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APEC Leaders Kicking off Two-day Informal Meeting
Leaders of the 21-member Asia-Pacific Economic Cooperation (APEC) forum on Saturday kicked off their two-day informal meeting in Mexico, seeking to promote economic growth through economic and technological cooperation.

The APEC meeting is being held against the backdrop of a deadly terrorist attack on the Indonesian island of Bali, bombings in the Philippines and a hostage-taking incident in Moscow earlier this month.

The fight against terrorism has become a major topic of the meeting. The leaders believe that a failure in the battle will do harm to trade and impede economic growth.

"Terrorism, no matter where it occurs or what form it takes, is a common threat to the whole mankind," Chinese President Jiang Zemin told the meeting, adding that the international community must work together to meet the challenges.

"If allowed to run amuck, that scourge will make peace and security impossible, and economic development out of the question," Jiang said.

When APEC leaders met in Shanghai last year just one month after the September 11 attacks on the United States, they issued a joint anti-terror statement. That meeting was "a good, solid beginning," Jiang said.

"China is a victim of terrorism," Jiang said. "We strongly condemn and oppose terrorism in all forms and manifestations."

According to the Chinese president, China has agreed to join the Container Security Initiative and welcomes such initiatives as the "Secure Trade in the APEC Region." China "will continue to firmly support and vigorously participate in the international counter-terrorism cooperation."

Secure Trade in the APEC Region or STAR initiative, which the US proposed on Thursday at the ministerial meeting, provides safety measures for movement of goods and people in the region.

Jiang said APEC should strengthen cooperation in tightening port and transport security, toughen measures against terrorist network financing and crack down on Internet crimes, in a bid to create an environment of peace and security for the economic development and prosperity of APEC members.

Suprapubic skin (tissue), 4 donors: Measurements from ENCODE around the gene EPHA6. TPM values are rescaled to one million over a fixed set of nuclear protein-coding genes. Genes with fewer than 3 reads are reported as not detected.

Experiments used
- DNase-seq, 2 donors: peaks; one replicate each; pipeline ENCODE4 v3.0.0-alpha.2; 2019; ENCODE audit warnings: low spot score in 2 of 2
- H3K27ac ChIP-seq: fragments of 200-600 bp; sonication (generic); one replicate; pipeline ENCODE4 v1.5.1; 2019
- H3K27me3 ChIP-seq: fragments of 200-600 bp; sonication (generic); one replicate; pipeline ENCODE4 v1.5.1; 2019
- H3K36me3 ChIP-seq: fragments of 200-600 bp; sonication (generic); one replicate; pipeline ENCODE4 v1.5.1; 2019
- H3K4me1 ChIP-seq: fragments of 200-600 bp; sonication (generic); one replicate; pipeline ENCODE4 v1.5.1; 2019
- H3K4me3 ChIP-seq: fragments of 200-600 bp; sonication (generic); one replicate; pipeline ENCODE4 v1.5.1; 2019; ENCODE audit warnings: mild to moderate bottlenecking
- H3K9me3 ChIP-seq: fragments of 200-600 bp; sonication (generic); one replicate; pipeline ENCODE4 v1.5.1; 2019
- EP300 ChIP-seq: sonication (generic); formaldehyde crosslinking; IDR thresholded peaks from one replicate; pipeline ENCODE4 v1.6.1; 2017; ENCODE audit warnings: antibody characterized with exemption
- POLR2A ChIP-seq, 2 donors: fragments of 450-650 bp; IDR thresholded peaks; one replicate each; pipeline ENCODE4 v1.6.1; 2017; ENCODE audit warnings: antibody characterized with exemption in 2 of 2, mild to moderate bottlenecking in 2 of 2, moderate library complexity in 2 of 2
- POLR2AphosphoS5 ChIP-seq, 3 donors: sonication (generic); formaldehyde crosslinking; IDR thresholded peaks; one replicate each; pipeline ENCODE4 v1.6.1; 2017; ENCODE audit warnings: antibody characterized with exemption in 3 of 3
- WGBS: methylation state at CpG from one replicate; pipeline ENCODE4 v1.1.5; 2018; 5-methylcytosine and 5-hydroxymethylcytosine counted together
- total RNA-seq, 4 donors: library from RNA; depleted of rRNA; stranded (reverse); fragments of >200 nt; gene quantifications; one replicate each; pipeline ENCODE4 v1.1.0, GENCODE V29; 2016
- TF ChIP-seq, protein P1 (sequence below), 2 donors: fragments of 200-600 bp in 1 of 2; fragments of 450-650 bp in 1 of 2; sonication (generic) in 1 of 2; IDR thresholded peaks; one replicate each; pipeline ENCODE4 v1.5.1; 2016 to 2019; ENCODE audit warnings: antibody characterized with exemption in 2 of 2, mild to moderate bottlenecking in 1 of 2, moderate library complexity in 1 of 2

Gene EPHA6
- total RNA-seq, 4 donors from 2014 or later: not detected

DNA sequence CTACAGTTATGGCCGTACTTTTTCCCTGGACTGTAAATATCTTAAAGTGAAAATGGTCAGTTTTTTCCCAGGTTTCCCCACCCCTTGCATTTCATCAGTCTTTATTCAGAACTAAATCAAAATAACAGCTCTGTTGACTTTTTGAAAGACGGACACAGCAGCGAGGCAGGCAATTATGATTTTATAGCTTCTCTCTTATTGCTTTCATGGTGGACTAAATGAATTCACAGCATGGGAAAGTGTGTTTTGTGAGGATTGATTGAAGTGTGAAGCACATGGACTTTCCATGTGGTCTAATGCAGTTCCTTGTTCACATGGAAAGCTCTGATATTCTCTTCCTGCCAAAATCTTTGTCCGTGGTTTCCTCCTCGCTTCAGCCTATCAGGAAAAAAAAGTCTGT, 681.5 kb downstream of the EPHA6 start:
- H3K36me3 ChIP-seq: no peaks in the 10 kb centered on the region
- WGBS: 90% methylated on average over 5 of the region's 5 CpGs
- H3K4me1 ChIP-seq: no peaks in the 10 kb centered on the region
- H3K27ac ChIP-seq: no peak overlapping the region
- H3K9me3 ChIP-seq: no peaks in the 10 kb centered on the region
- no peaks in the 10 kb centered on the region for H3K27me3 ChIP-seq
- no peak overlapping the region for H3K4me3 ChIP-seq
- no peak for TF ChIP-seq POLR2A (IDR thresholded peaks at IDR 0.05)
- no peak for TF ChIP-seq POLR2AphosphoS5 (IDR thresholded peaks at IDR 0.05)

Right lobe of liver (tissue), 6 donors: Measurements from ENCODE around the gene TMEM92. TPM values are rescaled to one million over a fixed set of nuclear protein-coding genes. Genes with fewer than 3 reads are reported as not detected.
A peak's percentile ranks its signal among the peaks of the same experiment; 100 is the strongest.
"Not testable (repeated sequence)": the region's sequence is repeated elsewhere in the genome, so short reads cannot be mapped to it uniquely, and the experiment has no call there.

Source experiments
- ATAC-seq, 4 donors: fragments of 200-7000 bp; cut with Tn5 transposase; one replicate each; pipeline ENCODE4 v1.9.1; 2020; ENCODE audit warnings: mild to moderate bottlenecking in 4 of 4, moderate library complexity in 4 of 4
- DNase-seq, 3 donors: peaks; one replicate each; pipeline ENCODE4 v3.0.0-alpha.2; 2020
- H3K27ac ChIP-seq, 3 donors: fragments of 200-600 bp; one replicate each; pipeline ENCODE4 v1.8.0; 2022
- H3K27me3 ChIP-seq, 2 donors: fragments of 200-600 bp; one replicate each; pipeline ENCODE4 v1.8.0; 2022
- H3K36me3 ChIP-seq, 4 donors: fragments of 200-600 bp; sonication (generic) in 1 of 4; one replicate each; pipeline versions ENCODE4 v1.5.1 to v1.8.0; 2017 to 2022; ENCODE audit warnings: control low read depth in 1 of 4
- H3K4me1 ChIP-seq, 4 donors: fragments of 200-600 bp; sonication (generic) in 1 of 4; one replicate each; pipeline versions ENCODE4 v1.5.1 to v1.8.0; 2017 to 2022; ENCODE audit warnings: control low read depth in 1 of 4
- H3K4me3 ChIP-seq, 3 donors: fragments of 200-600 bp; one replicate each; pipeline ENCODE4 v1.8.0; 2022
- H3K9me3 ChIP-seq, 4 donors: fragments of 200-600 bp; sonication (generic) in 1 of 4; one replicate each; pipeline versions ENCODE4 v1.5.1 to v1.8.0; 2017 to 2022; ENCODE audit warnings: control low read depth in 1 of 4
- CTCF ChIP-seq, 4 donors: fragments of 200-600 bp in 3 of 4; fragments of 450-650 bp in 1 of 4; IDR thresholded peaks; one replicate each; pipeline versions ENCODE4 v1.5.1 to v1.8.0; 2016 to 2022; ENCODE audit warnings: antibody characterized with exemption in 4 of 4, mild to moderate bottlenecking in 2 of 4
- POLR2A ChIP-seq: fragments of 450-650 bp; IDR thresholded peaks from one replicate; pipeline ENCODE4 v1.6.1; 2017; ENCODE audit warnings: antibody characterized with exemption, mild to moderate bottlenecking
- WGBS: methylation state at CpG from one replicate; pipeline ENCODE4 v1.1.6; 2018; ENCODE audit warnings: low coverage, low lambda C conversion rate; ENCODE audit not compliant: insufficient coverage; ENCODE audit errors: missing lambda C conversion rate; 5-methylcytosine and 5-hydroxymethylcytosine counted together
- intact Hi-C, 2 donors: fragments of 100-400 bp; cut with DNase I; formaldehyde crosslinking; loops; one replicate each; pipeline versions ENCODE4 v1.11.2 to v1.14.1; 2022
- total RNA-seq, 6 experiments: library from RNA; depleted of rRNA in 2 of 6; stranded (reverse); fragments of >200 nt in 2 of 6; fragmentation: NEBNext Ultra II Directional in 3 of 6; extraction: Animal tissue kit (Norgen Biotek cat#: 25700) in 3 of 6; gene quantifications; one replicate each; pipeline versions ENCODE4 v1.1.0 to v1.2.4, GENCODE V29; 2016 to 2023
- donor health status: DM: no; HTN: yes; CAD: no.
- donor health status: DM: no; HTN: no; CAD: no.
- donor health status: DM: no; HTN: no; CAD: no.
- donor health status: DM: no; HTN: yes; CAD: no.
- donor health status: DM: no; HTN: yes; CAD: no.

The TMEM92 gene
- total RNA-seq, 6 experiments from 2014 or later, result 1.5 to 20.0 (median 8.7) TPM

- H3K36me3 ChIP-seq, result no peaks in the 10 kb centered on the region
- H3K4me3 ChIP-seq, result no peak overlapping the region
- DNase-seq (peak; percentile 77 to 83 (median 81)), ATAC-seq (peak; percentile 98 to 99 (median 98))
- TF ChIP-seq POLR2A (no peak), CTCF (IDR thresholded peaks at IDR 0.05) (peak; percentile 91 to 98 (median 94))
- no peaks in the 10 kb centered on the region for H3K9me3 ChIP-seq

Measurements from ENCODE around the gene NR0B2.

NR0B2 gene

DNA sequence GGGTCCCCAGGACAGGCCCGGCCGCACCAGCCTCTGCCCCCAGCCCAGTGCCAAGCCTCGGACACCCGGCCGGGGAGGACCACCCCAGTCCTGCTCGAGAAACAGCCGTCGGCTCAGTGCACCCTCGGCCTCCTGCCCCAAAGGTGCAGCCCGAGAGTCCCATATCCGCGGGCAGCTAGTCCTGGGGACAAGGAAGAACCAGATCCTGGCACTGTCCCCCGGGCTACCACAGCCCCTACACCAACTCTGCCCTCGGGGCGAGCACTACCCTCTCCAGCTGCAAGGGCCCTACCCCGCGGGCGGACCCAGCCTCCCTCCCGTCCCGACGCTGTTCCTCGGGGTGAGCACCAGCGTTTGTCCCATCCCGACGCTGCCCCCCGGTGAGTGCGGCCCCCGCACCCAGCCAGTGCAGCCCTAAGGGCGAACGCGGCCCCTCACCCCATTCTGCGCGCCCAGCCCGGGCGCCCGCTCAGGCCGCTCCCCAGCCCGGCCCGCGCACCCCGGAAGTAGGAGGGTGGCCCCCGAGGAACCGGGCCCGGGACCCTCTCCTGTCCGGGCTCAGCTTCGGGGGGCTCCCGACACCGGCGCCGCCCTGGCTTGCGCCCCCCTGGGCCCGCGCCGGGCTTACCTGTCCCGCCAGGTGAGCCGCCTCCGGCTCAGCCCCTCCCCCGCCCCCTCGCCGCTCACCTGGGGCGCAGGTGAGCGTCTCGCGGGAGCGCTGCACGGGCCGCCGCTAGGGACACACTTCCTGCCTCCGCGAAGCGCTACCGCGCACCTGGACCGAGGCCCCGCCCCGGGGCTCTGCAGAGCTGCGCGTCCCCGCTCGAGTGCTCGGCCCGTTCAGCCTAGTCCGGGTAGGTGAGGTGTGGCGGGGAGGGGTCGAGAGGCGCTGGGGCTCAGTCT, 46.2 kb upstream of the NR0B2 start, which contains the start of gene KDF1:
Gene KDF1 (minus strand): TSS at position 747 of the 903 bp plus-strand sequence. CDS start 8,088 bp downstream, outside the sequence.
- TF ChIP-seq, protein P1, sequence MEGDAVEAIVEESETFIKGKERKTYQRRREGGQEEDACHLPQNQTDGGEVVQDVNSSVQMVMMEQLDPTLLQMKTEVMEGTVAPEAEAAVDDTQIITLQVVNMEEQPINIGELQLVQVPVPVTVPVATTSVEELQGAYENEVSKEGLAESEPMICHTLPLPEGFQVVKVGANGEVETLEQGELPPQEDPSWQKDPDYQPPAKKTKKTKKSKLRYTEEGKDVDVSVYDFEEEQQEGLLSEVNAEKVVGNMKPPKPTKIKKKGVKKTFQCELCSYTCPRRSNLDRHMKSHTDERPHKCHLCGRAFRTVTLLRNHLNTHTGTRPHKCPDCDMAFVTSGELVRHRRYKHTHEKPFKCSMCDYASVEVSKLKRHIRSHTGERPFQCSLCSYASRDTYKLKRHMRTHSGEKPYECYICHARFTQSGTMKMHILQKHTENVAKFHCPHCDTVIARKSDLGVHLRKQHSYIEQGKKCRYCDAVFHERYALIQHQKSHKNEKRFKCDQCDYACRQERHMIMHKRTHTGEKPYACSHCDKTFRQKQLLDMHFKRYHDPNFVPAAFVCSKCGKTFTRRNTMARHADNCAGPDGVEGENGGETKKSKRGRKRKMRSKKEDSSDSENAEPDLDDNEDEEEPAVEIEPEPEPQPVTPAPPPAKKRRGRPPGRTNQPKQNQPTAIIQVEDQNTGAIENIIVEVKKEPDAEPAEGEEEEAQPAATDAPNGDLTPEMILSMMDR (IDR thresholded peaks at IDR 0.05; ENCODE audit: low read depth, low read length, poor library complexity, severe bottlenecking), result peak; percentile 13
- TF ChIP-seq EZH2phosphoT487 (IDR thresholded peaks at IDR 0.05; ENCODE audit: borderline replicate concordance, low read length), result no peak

Philippine President Gloria Macapagal Arroyo said terrorism impeded prosperity. But she noted that "...poverty feeds extremists. The war against terrorism is going to be long, difficult and borderless."

"If we neglect the economic imperative at this time when we are so concerned with terrorism, we would be feeding terrorism by promoting hunger, disease and ignorance," she said.

Referring to the bombing on October 12 on the island of Bali, Indonesian President Megawati Sukarnoputri said: "We are the prime victim of that act of terrorism."

"Clearly we must fight terrorism that might take place wherever, whenever and by whomever," she said.

After the bombings killed more than 180 people in Bali, some countries have restricted travels to the beautiful island. Megawati urged the world community to lift the travel bans, which she said would bring more damage to the life of the residents. "I hope that such travel bans or limitations will soon be lifted."

The leaders' informal meeting, officially known as the 10th APEC Economic Leaders' Meeting, follows meetings of ministers and senior officials held earlier this week.

On Thursday, a joint statement issued by the ministers strongly condemned terrorism in all forms. The economic leaders are also expected to make a statement on anti-terror cooperation on Sunday.

China said it supported such a statement. "I support another counter-terrorism statement by the current meeting to further demonstrate our determined commitment to the war on terror," Jiang told the meeting.

The leaders are also expected to issue a declaration on economic growth and trade liberalization and facilitation.

How to move the global trade talks under the auspices of the World Trade Organization (WTO) is another topic of the meeting. WTO Director-General Supachai Panitchpakdi said APEC remained a "major promoter" of the global trade program.

In November 2001, the declaration of the Fourth Ministerial Conference in Doha, Qatar, provides the mandate for negotiations on a range of subjects, including issues concerning the implementation of existing agreements.

APEC ministers have pledged to help complete the talks by January 2005, the deadline set in Doha.

APEC, set up in 1989, now groups Australia, Brunei, Canada, Chile, China, Chinese Hong Kong, Indonesia, Japan, South Korea, Malaysia, Mexico, New Zealand, Papua New Guinea, Peru, the Philippines, Russia, Singapore, Chinese Taipei, Thailand, the United States and Vietnam.

(Xinhua News Agency October 26, 2002)

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